The rationale, design, and implementation of the American Cancer Society's studies of cancer survivors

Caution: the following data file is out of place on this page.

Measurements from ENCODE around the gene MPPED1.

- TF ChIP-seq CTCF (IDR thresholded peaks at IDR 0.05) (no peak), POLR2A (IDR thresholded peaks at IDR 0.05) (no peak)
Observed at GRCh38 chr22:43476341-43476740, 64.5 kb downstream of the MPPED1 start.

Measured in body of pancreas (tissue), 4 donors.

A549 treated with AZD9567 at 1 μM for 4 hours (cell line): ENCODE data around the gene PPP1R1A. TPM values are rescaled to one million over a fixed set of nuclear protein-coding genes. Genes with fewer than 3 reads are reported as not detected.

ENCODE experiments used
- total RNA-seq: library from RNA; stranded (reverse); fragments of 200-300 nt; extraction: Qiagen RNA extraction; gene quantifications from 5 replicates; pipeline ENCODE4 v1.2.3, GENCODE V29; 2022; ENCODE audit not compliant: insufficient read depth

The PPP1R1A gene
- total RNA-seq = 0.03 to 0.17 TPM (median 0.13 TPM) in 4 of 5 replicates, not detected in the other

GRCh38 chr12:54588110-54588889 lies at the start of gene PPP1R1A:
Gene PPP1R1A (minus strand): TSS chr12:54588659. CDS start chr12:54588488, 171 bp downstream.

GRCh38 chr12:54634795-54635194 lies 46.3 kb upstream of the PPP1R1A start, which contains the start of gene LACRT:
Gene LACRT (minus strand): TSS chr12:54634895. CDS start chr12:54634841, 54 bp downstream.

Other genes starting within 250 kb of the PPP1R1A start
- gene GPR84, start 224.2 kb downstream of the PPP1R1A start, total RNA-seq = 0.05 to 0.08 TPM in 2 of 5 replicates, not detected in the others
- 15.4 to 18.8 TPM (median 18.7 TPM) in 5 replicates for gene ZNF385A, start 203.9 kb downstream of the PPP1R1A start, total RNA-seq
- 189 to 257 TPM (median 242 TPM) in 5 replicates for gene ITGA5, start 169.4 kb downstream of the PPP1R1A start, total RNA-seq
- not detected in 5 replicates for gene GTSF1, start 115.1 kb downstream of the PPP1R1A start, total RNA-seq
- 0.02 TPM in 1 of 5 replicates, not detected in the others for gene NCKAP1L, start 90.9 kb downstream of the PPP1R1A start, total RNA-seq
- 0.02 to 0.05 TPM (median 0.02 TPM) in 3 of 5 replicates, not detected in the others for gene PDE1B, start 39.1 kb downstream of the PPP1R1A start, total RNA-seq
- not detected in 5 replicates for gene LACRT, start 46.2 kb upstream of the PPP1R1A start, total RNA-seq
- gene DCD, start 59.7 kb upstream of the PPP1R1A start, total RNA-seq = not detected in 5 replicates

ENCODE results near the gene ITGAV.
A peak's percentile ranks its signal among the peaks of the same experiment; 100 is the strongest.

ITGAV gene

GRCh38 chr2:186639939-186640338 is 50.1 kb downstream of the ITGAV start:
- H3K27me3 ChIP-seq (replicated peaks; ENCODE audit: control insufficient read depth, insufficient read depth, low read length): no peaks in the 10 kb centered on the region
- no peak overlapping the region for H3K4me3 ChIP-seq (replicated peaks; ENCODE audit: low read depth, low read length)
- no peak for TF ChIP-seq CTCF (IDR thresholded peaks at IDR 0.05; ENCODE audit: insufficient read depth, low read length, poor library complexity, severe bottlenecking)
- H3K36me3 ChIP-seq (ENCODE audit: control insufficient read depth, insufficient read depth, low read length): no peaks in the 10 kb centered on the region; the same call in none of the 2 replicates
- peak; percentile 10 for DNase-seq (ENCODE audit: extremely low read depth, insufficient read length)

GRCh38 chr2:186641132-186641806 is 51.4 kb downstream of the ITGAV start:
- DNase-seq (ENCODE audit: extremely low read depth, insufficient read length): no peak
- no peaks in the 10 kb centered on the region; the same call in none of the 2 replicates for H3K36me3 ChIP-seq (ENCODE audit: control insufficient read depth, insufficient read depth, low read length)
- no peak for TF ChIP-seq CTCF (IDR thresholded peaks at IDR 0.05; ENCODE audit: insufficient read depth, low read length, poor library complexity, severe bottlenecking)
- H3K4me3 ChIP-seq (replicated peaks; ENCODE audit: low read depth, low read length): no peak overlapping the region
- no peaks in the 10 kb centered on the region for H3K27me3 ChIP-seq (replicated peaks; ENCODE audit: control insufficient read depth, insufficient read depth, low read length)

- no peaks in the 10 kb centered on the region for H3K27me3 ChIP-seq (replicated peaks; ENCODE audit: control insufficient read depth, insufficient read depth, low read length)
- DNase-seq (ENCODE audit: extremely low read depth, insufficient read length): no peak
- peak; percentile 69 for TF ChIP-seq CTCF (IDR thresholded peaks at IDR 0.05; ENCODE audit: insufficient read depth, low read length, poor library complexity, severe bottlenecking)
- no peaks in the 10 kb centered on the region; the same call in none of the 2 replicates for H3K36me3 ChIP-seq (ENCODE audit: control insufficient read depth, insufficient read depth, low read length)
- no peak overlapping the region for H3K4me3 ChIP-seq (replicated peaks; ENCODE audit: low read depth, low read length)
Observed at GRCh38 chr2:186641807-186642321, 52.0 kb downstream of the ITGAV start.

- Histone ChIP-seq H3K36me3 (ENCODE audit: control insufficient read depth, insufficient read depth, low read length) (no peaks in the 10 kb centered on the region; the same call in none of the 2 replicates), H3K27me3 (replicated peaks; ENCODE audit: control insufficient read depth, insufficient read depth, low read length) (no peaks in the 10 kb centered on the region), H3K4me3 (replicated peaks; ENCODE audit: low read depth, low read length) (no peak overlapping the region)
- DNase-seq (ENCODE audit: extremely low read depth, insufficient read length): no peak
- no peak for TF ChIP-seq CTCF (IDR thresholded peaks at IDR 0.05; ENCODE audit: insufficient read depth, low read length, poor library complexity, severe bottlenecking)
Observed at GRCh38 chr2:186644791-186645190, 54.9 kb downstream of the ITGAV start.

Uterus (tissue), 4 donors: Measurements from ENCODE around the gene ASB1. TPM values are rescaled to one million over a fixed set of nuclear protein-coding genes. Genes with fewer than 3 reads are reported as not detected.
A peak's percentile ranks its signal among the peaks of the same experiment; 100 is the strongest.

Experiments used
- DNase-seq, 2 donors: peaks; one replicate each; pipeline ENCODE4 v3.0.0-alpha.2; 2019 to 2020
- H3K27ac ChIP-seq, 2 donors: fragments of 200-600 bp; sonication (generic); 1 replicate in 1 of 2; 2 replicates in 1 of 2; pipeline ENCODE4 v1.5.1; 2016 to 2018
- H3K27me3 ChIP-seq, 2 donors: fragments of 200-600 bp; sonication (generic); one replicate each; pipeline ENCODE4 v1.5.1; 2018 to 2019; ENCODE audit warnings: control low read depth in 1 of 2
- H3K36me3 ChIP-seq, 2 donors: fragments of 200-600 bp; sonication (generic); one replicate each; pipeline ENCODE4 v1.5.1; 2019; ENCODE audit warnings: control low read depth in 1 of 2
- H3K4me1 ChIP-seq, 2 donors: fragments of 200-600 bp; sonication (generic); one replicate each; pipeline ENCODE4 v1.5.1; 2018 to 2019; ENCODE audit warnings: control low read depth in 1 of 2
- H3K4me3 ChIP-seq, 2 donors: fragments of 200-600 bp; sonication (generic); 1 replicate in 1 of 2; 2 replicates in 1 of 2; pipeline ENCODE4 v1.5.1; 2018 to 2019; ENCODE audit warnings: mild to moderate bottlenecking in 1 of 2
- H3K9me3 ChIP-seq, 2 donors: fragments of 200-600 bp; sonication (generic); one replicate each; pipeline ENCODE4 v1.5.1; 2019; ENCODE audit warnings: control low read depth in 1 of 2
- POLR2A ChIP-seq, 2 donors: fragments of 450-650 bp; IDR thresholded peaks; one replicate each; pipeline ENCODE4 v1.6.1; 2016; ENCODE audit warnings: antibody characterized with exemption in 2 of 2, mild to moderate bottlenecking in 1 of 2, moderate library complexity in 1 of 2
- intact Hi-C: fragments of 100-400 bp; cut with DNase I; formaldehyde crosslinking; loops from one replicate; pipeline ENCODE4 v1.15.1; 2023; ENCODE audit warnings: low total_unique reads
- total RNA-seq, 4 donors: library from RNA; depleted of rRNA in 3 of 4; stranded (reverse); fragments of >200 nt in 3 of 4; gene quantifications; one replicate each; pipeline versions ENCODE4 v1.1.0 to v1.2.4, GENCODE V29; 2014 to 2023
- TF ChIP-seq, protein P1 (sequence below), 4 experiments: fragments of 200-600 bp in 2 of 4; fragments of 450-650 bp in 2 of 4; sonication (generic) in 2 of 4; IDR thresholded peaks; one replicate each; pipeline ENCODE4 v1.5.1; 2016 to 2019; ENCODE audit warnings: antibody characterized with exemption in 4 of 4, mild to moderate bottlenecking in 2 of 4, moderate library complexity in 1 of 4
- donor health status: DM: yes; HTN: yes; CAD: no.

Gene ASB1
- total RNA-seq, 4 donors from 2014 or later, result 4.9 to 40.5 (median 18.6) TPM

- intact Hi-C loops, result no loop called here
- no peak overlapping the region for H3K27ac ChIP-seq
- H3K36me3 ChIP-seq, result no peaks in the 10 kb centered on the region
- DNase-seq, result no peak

The American Cancer Society (ACS) defines cancer survivorship as beginning at diagnosis with cancer and continuing for the balance of life and views quality of life (QOL) as a key outcome. In this article, the authors describe the rationale, methodology, and sample characteristics of the 2 ACS Studies of Cancer Survivors (SCS): 1) a longitudinal study identifying and surveying survivors approximately 1 year postdiagnosis that includes plans to resurvey the panel at 2 years, 7 years, and 12 years postdiagnosis to identify predictors of QOL; and 2) a cross-sectional study of QOL among 3 separate cohorts of survivors who were approximately 3 years, 6 years, and 11 years postdiagnosis at the time of data collection. Survivors of prostate, breast, lung, colorectal, bladder, skin, kidney, ovarian, and uterine cancers and of non-Hodgkin lymphoma were sampled from 25 different central cancer registries, with African-American and Hispanic survivors over sampled. Survivors completed either mail or telephone surveys that described their physical, psychological, social, and spiritual functioning. The overall recruitment rate was 34.0%; 15411 participants completed surveys, of whom 40.1% had a high school education or less and 19.4% were racial/ethnic minorities. The SCS surveys provide a large diagnostically, geographically, and demographically diverse database on cancer survivorship that was designed to overcome some of the limitations of past research. Future reports will compare QOL of survivors at different well-defined times postdiagnosis, investigate the issues of understudied populations and diagnostic groups, and describe survivor QOL at state levels. Insights valuable to those considering registry-based studies are offered on issues of ascertainment, sampling, and recruitment. Cancer 2007. © 2006 American Cancer Society.